Mayor Noda denied that Mr. Hiramatsu, who happened to be a relative by marriage, had influenced him. But the mayor soon sided with Mr. Hiramatsu, even signing a separate resolution urging the breakwater’s rapid reconstruction.
Land Ministry officials in Tokyo now proclaimed that the people of Kamaishi were the ones demanding the breakwater’s reconstruction.
“Whether the breakwater was a little effective or delayed the first wave by a few minutes — it’s irrelevant,” said Kosuke Motani, a senior vice president at the Development Bank of Japan and a member of the government’s Reconstruction Design Council. “That’s complete nonsense. People should just flee.
“What’s inexcusable is taking advantage of the current confusion to rebuild this breakwater because they don’t want to admit that it was meaningless in the first place,” Mr. Motani said.
Risk of Amplifying Waves
In their push to rebuild, bureaucrats brushed aside the possibility that the breakwater had amplified the destruction of at least two communities.
During the breakwater’s design phase, bureaucrats commissioned coastal engineers at Tohoku University to weigh the risk that the breakwater would deflect tsunami waves from central Kamaishi to the north. After experiments over four years, researchers concluded in reports submitted in 1974 and 1975 that the breakwater would increase the waves directed toward Ryoishi, a district behind a narrow bay just north of Kamaishi Bay, and Kariyado, a fishing village on a peninsula sticking out east of it. A 1976 report states that the waves reaching Ryoishi would increase by 20 percent.
“Building a breakwater at Ryoishi became a prerequisite for building the breakwater at Kamaishi,” said Akira Mano, who assisted in the experiments at the time as a graduate student and now teaches at the university.
Ryoishi, which had no coastal defenses until then, was shielded with a breakwater in its bay and a 30-foot-high sea wall along its coast.
On March 11, 60-foot-high waves — twice the height of those seen in central Kamaishi — annihilated Ryoishi and Kariyado. Standing at an evacuation spot high above Ryoishi, Hajime Seto, 66, a retired banker who is the Ryoishi district leader, filmed the destruction while using a bullhorn to warn people to seek higher ground. The tsunami killed 45 people out of the district’s population of 600, but swept away all but 15 of 230 houses.
“They claim that Kamaishi’s breakwater had no effect on us, but we want at least a proper investigation,” Mr. Seto said. “They want to rebuild the breakwater at all cost, but, under present conditions, we’re opposed to it.”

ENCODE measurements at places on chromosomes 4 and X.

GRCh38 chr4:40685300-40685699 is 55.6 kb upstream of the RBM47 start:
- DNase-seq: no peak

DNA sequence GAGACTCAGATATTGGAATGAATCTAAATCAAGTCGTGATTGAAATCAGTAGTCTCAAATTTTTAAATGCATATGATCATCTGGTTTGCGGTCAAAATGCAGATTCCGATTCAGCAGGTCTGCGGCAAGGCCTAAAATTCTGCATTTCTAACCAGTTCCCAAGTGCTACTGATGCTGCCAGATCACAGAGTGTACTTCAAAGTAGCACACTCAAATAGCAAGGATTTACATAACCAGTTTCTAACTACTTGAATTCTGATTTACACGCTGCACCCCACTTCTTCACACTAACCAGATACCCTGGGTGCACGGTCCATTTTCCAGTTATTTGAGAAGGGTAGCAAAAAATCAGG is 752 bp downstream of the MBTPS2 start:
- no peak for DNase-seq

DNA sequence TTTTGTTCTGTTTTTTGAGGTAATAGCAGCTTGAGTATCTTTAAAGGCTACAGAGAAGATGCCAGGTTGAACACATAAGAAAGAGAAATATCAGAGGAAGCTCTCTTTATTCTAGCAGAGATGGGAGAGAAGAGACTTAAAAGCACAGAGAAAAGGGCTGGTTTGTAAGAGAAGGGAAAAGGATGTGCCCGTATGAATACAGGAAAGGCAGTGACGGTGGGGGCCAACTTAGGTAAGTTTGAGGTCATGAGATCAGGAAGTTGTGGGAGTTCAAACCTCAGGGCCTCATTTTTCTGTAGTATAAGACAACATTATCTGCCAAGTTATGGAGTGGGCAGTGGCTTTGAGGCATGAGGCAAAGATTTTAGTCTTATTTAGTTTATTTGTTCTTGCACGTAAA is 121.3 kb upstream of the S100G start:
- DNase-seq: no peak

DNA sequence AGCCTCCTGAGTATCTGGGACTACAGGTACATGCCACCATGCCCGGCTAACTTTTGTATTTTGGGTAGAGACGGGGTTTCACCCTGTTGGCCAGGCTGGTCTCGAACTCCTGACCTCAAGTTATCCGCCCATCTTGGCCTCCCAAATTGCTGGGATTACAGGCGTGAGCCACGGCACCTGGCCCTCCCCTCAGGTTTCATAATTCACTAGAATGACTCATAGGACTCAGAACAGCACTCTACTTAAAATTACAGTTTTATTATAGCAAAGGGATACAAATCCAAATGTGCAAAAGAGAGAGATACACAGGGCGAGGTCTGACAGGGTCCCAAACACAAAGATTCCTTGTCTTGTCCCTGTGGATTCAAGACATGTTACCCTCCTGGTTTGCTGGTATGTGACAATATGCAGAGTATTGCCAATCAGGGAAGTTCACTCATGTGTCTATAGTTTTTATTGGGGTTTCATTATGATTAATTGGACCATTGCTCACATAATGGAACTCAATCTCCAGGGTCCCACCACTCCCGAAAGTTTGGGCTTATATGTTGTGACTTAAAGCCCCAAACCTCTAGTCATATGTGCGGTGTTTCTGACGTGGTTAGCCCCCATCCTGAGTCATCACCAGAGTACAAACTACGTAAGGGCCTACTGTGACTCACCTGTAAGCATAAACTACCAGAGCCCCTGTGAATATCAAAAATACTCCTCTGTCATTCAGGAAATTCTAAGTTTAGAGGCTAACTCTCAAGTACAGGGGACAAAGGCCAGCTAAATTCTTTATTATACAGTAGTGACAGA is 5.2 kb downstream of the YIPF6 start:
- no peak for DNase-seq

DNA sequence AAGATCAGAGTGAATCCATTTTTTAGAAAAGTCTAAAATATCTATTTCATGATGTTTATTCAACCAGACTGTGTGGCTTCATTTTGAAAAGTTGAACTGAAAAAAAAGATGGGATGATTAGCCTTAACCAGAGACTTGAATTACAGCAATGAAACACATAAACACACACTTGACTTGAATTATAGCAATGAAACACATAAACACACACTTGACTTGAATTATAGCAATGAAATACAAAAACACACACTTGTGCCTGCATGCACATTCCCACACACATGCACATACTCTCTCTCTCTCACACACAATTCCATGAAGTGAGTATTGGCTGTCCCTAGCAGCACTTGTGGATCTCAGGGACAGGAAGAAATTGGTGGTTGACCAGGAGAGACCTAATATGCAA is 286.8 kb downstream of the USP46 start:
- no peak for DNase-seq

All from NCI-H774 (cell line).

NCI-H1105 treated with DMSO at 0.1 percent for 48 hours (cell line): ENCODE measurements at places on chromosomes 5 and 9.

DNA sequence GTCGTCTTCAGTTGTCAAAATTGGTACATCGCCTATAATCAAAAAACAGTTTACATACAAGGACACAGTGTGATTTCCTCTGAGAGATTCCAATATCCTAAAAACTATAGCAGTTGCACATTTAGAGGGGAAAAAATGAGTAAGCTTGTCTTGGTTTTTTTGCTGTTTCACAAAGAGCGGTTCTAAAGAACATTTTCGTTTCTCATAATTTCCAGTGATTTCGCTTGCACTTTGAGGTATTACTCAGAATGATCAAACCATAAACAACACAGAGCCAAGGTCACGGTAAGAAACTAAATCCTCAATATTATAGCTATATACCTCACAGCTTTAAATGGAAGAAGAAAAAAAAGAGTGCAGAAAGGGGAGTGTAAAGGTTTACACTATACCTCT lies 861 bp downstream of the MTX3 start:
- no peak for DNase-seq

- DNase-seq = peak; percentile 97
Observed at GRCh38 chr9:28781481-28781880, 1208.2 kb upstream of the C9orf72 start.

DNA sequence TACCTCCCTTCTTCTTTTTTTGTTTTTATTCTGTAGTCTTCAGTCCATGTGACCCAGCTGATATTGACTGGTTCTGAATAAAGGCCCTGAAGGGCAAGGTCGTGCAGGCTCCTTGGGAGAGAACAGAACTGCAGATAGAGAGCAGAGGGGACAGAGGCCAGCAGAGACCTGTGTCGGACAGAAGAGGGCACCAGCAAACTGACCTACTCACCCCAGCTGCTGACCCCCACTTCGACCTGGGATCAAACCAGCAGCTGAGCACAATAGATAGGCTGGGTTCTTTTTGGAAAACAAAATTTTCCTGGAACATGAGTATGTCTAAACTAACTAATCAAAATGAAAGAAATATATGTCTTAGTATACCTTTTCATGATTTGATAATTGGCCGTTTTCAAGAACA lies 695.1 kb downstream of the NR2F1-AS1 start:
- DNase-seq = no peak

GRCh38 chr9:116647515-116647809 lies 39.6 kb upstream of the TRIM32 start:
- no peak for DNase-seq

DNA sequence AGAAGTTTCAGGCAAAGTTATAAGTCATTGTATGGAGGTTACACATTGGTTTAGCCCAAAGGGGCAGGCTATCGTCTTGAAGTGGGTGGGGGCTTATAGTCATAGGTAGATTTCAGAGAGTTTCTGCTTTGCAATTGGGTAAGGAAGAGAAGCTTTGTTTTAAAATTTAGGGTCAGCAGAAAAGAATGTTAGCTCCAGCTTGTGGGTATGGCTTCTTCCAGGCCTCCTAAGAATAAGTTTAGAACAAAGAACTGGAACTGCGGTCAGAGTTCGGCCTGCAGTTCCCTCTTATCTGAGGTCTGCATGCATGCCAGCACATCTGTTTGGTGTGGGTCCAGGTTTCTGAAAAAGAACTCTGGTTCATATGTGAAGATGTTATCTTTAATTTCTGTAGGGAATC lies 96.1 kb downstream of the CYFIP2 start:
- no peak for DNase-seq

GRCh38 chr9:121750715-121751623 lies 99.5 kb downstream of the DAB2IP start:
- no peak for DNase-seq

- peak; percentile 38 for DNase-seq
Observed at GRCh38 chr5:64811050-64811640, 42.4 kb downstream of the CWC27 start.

Meanwhile, waves overwhelmed the breakwater in front of Kariyado and reached the middle of a hill where the house of Kozo Sasaki, 80, and his wife, Mitsuko, 68, stood.
The Sasakis, who were recently cleaning out their home before its scheduled demolition, believed that the Kamaishi breakwater increased the waves that destroyed their home.
“It was a plus for them over there, but over here — well, everyone here believes that because the waves were suppressed over there, they came here,” Ms. Sasaki said.
Shigeo Takahashi, the president of the Port and Airport Research Institute, which assessed the breakwater’s performance for the Land Ministry, said he did not believe that the breakwater had significantly increased the waves at Ryoishi or Kariyado. But pressed, Mr. Takahashi acknowledged that his institute had performed only a “rough” analysis of the breakwater’s effect on those communities. He added that his institute had no plans to open a full-fledged investigation.
Mr. Kawata, the member of the government’s Reconstruction Design Council, said an investigation’s findings could lead to lawsuits or at the very least impede the breakwater’s reconstruction. “For them,” he said of ministry officials, “there’s just no benefit in conducting an investigation, even though some residents may be asking for one.”
Mr. Murakami, the Land Ministry official, said he was unaware of the experiments conducted by Tohoku University in the mid-1970s.
“To be honest, whenever we undertake a big project like this, we get all sorts of irrelevant complaints, baseless accusations,” he said. He had already reassured residents that the breakwater did not heighten the waves that destroyed their communities.
“I told them that our breakwater wasn’t that big a deal.”
Kantaro Suzuki contributed reporting.